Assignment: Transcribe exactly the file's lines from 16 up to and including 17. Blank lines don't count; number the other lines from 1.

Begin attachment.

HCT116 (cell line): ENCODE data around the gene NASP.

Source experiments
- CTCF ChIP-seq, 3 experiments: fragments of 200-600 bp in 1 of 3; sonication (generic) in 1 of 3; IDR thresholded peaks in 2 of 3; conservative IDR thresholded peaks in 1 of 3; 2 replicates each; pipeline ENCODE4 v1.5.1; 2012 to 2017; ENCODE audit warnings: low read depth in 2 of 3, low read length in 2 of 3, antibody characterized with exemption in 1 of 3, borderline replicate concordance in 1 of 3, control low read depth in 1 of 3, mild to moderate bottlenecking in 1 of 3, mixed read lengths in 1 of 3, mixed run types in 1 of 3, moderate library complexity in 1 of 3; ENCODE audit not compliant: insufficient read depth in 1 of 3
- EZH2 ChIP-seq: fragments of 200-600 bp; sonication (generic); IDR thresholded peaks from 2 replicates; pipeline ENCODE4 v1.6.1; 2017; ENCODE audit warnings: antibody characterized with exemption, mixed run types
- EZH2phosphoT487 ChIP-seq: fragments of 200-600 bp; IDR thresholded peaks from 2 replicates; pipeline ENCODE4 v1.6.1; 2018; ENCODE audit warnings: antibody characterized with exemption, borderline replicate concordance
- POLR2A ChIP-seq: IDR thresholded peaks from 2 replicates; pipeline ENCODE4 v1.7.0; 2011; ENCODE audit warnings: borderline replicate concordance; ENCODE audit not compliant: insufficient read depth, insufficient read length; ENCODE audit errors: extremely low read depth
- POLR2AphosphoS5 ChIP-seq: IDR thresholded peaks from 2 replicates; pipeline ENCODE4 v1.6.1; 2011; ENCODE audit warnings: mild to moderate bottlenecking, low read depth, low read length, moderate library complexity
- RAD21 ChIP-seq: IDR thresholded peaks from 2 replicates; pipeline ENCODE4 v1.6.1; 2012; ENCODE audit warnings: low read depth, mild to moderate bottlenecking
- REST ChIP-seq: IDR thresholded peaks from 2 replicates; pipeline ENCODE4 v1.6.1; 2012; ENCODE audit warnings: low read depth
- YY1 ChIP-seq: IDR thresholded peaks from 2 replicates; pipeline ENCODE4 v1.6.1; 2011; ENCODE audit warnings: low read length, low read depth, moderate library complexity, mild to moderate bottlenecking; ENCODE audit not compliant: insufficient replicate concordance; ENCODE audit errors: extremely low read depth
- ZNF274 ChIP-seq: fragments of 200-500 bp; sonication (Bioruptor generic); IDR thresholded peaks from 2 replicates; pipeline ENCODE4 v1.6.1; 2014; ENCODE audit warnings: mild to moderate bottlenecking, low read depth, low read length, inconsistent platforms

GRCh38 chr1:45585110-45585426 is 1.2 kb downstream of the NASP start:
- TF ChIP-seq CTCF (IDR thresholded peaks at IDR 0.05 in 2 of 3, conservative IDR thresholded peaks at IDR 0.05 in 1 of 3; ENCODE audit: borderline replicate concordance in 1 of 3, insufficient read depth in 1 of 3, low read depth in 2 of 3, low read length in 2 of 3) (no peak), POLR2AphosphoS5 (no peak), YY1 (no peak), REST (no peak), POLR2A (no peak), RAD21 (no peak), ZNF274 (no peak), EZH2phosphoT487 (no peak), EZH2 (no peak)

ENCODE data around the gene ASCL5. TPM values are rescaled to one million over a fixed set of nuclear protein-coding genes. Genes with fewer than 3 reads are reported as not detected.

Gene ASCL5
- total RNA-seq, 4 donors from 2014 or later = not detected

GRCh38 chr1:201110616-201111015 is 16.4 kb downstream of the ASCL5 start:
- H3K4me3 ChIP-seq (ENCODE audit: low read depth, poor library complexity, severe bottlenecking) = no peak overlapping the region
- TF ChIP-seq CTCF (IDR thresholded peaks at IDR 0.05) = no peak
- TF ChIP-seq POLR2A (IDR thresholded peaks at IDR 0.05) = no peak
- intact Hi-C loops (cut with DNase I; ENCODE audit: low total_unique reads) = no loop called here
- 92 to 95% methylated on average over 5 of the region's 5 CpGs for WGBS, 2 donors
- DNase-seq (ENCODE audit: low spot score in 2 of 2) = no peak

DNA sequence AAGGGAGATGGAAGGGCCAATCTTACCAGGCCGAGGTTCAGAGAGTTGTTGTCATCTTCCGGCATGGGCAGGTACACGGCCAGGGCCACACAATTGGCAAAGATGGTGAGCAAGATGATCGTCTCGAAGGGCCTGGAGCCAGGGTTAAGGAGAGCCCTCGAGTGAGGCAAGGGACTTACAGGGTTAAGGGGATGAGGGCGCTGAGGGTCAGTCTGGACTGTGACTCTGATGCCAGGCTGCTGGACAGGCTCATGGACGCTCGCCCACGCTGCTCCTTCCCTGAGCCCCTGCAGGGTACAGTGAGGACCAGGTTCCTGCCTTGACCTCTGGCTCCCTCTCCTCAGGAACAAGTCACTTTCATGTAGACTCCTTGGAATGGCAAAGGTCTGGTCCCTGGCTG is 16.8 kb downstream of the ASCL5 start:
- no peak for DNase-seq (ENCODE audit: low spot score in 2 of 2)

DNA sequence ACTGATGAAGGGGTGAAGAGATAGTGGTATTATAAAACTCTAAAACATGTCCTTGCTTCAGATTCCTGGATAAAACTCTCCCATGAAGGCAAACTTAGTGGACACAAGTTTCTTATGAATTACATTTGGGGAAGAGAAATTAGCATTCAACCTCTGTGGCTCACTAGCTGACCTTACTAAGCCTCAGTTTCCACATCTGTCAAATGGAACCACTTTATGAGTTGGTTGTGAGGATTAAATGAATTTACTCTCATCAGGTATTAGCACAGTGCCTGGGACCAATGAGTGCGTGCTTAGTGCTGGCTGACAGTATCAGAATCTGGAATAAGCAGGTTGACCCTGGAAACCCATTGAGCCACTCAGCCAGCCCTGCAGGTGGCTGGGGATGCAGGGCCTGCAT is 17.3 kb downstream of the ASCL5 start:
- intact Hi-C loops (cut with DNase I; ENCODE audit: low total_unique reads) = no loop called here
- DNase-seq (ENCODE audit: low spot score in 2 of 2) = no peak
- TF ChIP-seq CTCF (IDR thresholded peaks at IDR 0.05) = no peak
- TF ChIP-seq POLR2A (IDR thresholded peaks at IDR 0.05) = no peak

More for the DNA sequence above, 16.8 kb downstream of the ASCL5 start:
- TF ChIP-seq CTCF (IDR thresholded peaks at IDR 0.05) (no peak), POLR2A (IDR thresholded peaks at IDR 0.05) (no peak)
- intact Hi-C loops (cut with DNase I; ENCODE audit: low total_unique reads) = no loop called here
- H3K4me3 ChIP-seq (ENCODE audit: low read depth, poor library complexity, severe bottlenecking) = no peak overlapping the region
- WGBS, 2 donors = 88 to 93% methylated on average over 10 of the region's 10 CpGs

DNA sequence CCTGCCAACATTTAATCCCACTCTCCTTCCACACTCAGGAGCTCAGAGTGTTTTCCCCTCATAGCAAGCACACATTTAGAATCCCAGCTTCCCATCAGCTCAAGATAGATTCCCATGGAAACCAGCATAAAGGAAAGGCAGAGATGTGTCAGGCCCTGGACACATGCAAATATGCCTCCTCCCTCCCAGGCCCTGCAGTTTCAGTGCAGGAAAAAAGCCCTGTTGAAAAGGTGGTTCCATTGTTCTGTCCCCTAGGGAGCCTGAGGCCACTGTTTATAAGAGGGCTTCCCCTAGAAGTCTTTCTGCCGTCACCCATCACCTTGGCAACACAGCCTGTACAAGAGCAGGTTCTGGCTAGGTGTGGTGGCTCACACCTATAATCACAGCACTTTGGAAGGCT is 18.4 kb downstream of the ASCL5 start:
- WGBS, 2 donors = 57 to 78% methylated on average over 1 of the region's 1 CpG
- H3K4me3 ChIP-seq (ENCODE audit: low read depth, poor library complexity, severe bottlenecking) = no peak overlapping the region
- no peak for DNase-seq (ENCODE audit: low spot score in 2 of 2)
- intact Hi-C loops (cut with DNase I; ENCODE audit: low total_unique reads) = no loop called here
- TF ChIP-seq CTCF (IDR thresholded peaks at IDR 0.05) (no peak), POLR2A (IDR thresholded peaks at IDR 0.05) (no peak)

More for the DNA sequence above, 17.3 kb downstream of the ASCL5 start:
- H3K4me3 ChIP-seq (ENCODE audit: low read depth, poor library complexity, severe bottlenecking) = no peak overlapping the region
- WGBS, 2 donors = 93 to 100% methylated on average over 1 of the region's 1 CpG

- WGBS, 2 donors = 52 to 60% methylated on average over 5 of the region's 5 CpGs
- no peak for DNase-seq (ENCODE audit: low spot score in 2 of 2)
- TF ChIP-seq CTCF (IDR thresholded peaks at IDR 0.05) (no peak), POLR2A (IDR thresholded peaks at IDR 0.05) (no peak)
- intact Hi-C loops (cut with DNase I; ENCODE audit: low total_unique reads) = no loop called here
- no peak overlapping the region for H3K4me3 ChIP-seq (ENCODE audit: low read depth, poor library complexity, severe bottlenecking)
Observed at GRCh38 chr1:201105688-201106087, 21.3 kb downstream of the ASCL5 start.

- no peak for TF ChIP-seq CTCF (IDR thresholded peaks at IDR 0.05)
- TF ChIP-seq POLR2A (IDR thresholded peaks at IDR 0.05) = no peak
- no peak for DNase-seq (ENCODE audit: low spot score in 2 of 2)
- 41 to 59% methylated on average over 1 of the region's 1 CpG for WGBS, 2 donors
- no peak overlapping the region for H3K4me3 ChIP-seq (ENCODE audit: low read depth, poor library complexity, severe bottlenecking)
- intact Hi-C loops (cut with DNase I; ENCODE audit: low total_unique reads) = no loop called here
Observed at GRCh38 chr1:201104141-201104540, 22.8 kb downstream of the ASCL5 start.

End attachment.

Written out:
- total RNA-seq, 4 donors from 2014 or later = not detected

GRCh38 chr1:201110616-201111015 is 16.4 kb downstream of the ASCL5 start: